Stephen J. Cannell took the undercover police drama one step further by using story arcs that sometimes lasted half a season as he took us inside the double life of FBI Organized Crime Bureau agent Vinnie Terranova. Besides great, uncompromising stories that featured every shade of gray morality, the series had wonderful guest stars including Ray Sharkey, Kevin Spacey, David Straithern (before their film careers), Tim Curry, Paul Winfield, Debbie Harry and Glenn Frey, to name a few.
American television audiences discovered comedian Rowen Atkinson through this and Mr. Bean long before his tongue-tied minister in Four Weddings and a Funeral. Through four six-episode seasons and one Christmas special, Atkinson's acid humor skewers stupidity, bureaucracy and pretentious using various characters from English history. No one is sacred, including Elizabeth I.
6. Red Dwarf
Imagine the cast of Monty Python doing a science fiction series and you have Red Dwarf. Somehow it manages to be totally outrageous without ever losing it completely. Unfortunately, audiences are at the mercy of local PBS programming to find it or they have to hunt down the video compilations.
7. Robin of Sherwood
After Errol Flynn's adventurous romp, this is my favorite version of Robin Hood. Shot on location, the series not only depicted the time period accurately but managed to blend Celtic mythology with the familiar stories, making them fresh. It even managed to survive Michael Praed's exit by claiming that Robin of Huntington took up the mantle of the Robin of Locksley (many version simply say that Robin of Locksley was named Earl of Huntington by King Richard) and casting Jason Connery, Sean's son, in the role. Add background music by Clannad, and it's nearly perfect (only the last episode of the series disappoints).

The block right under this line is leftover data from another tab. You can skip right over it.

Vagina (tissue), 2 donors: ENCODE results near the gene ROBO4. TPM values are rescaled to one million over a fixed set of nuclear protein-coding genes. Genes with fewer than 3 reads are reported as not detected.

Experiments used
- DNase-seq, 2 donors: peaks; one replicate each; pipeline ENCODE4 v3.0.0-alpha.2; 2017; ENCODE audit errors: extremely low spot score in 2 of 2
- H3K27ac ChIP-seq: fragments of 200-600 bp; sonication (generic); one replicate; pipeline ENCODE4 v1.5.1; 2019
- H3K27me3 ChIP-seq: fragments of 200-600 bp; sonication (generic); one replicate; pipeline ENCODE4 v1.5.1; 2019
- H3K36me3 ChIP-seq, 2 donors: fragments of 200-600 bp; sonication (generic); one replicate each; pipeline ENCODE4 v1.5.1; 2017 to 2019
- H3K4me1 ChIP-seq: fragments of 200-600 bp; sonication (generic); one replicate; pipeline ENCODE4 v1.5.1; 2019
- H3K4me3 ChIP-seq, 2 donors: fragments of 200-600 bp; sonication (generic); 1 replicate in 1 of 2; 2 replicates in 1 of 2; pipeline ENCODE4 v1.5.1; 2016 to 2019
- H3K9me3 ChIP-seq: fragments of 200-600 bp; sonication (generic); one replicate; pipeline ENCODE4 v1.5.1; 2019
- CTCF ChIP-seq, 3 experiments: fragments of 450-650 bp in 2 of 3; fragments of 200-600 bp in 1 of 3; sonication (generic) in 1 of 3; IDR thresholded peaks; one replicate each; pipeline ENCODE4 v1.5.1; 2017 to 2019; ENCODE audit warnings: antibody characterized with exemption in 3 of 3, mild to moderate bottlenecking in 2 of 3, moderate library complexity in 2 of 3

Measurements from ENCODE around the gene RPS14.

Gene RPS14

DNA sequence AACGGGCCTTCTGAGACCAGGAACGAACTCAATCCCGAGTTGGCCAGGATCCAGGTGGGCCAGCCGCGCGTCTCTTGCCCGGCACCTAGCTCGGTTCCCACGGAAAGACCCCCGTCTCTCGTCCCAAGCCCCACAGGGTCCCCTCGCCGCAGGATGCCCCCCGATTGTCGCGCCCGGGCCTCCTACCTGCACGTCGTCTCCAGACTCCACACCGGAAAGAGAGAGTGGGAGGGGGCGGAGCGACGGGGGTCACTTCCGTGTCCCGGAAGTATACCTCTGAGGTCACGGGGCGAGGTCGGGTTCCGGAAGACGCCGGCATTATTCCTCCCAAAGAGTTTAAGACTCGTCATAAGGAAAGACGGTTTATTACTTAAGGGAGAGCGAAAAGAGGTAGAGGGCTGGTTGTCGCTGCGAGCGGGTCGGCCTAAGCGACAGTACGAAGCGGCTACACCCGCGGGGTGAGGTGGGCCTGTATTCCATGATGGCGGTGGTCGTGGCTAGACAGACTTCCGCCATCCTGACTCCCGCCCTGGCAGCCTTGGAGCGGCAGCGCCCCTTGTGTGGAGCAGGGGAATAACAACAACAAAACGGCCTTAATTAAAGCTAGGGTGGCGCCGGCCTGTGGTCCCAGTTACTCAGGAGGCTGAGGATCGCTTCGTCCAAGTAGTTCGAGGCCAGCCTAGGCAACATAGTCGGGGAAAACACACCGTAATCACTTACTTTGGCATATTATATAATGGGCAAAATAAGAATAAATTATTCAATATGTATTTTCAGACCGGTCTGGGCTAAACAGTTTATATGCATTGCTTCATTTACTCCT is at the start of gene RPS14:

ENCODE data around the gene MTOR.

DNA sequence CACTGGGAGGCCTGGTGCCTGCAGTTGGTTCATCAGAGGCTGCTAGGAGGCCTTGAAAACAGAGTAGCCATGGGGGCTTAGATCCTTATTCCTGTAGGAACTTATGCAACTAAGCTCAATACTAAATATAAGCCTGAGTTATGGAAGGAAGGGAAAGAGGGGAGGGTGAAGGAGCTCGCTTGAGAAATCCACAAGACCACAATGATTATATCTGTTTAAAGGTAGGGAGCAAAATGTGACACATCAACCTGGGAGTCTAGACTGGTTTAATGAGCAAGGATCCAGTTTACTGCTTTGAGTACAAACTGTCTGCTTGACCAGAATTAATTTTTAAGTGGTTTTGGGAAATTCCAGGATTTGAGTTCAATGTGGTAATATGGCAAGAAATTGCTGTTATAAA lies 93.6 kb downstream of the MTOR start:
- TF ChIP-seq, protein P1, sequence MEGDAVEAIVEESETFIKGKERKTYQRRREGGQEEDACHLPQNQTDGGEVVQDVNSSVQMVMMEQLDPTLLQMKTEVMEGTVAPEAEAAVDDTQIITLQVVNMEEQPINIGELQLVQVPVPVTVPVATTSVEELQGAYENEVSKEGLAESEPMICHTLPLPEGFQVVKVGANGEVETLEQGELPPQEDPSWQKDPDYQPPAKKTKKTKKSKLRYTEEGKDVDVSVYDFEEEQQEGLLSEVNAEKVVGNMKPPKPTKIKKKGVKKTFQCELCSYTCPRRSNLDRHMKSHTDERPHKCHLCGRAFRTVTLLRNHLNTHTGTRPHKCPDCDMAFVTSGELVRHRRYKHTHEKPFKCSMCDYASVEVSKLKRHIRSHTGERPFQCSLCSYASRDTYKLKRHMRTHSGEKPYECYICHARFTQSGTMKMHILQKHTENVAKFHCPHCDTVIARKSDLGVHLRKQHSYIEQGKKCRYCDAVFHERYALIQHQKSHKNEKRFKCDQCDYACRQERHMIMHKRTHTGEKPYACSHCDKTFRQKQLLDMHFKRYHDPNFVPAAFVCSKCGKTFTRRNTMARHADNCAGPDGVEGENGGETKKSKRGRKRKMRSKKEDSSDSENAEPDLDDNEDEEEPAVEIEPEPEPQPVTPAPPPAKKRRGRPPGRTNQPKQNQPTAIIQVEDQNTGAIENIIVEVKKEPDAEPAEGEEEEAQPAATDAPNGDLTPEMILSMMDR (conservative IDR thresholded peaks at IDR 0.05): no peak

8. I, Claudius
People who haven't seen it dismiss this PBS miniseries as high-brow and hard to follow. In reality, it's a historically accurate (though some liberties were taken) soap opera set in ancient Rome featuring some of the best British actors of our time. I'm sure it's no accident that the twisted matriarch on The Sopranos is named Livia like Sian Phillips' scheming empress.
9. The Wave
A made-for-TV movie targeted to students that aired in prime time, few people know about it today, which is a crime. Based on a true story of how a high school history teacher showed students the dark attraction of fascism in an unauthorized and unconventional experiment. The students never forgot how close they came to true evil and neither has anyone who watched it.
1. Les Miserables
I grew up on musical theater and knew more about it as a teenager than I did rock or pop music. But despite the fabulous shows I had seen both live and on film, it wasnít until I saw Les Miserables on stage that I could name a single favorite. The first time I saw it, I cried through almost the entire show because the emotion of the story was so raw ó and I rarely cry.
2. Being introduced to heavy metal (circa 1984)
Somewhere along the way in high school I began playing catch up with pop/rock music. Then in college, my then friend/now husband introduced me to Black Sabbath, Rainbow, AC DC, Ozzy Osbourne, and other heavy metal gods. It became the soundtrack for the dark side of imagination, and I finally understood its cathartic power.
3. Stevie Nicks
I still remember the first time I heard Fleetwood Macís Rumours at a girlfriendís house and Nickís voice on "Dreams," "The Chain" and "Gold Dust Woman." From that point on, the Welsh Witch wove a spell on me. At times, her songs seemed to be commenting on my life with their ethereal melodies and grace.
4. Seeing Angela Lansbury as Mame
You never forget your first, and I was six years old when I saw my first live musical starring Lansbury as the irrepressible Mame Dennis at the now-gone Painterís Mill Playhouse in Md. Iíll never forget her tearing down the aisle next to us, running onto the theater-in-the-round stage in a streak of yellow for her scripted late entry during "The Man in the Moon." From then on, I was hooked on musical theater.
5. A Billy Idol concert in 1985
It was my first rock concert, and I only went because it was on campus and my friends talked me into it. We had seats right in front that we had to fight to keep from moochers. We also had a view of Idol puking off stage between songs. It was deafening and raucous just like rock should be.